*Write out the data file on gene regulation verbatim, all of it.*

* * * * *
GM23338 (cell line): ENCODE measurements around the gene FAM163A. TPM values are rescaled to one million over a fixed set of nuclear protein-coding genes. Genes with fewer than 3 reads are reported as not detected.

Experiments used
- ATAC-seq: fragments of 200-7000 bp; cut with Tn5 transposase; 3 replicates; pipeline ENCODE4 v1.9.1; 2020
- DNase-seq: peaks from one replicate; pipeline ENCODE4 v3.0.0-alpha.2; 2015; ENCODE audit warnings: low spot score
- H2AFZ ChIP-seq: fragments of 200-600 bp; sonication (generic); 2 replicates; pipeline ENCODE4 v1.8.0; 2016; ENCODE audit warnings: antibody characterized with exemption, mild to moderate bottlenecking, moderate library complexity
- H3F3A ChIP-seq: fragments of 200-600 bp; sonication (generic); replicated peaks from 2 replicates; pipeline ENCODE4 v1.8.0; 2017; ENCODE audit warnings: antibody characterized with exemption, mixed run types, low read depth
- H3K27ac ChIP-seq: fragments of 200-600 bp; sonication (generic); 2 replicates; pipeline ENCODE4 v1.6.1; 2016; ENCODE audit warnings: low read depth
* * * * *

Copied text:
GM23338 (cell line): ENCODE measurements around the gene FAM163A. TPM values are rescaled to one million over a fixed set of nuclear protein-coding genes. Genes with fewer than 3 reads are reported as not detected.

Experiments used
- ATAC-seq: fragments of 200-7000 bp; cut with Tn5 transposase; 3 replicates; pipeline ENCODE4 v1.9.1; 2020
- DNase-seq: peaks from one replicate; pipeline ENCODE4 v3.0.0-alpha.2; 2015; ENCODE audit warnings: low spot score
- H2AFZ ChIP-seq: fragments of 200-600 bp; sonication (generic); 2 replicates; pipeline ENCODE4 v1.8.0; 2016; ENCODE audit warnings: antibody characterized with exemption, mild to moderate bottlenecking, moderate library complexity
- H3F3A ChIP-seq: fragments of 200-600 bp; sonication (generic); replicated peaks from 2 replicates; pipeline ENCODE4 v1.8.0; 2017; ENCODE audit warnings: antibody characterized with exemption, mixed run types, low read depth
- H3K27ac ChIP-seq: fragments of 200-600 bp; sonication (generic); 2 replicates; pipeline ENCODE4 v1.6.1; 2016; ENCODE audit warnings: low read depth